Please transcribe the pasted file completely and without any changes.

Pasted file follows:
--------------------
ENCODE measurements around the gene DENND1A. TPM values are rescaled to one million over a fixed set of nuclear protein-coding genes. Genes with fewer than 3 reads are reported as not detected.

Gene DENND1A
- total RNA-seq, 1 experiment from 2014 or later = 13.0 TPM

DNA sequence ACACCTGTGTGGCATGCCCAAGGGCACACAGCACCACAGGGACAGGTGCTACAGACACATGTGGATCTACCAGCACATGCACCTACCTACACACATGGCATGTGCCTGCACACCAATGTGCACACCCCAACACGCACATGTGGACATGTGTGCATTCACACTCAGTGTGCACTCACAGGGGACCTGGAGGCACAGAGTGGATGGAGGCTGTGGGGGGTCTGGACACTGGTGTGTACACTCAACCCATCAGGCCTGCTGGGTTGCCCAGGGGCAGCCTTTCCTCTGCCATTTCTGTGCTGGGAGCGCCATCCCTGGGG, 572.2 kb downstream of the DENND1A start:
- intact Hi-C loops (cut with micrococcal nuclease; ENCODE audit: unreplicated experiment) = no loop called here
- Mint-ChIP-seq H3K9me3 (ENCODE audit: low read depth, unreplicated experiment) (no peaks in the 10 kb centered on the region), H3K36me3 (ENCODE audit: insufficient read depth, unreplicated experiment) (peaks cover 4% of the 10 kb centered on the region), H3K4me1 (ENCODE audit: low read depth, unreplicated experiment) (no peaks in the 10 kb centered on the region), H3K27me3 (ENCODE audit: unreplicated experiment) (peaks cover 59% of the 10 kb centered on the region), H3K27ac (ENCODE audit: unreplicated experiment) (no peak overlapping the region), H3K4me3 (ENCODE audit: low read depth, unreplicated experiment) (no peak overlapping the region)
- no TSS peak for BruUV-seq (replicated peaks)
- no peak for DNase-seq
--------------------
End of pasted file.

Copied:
ENCODE measurements around the gene DENND1A. TPM values are rescaled to one million over a fixed set of nuclear protein-coding genes. Genes with fewer than 3 reads are reported as not detected.

Gene DENND1A
- total RNA-seq, 1 experiment from 2014 or later = 13.0 TPM

DNA sequence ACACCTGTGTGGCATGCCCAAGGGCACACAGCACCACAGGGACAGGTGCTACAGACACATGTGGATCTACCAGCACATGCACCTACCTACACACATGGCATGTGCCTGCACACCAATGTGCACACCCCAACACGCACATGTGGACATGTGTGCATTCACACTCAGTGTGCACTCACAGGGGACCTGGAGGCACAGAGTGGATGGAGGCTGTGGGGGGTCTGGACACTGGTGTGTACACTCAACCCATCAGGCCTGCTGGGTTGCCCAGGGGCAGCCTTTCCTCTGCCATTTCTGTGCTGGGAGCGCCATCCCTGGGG, 572.2 kb downstream of the DENND1A start:
- intact Hi-C loops (cut with micrococcal nuclease; ENCODE audit: unreplicated experiment) = no loop called here
- Mint-ChIP-seq H3K9me3 (ENCODE audit: low read depth, unreplicated experiment) (no peaks in the 10 kb centered on the region), H3K36me3 (ENCODE audit: insufficient read depth, unreplicated experiment) (peaks cover 4% of the 10 kb centered on the region), H3K4me1 (ENCODE audit: low read depth, unreplicated experiment) (no peaks in the 10 kb centered on the region), H3K27me3 (ENCODE audit: unreplicated experiment) (peaks cover 59% of the 10 kb centered on the region), H3K27ac (ENCODE audit: unreplicated experiment) (no peak overlapping the region), H3K4me3 (ENCODE audit: low read depth, unreplicated experiment) (no peak overlapping the region)
- no TSS peak for BruUV-seq (replicated peaks)
- no peak for DNase-seq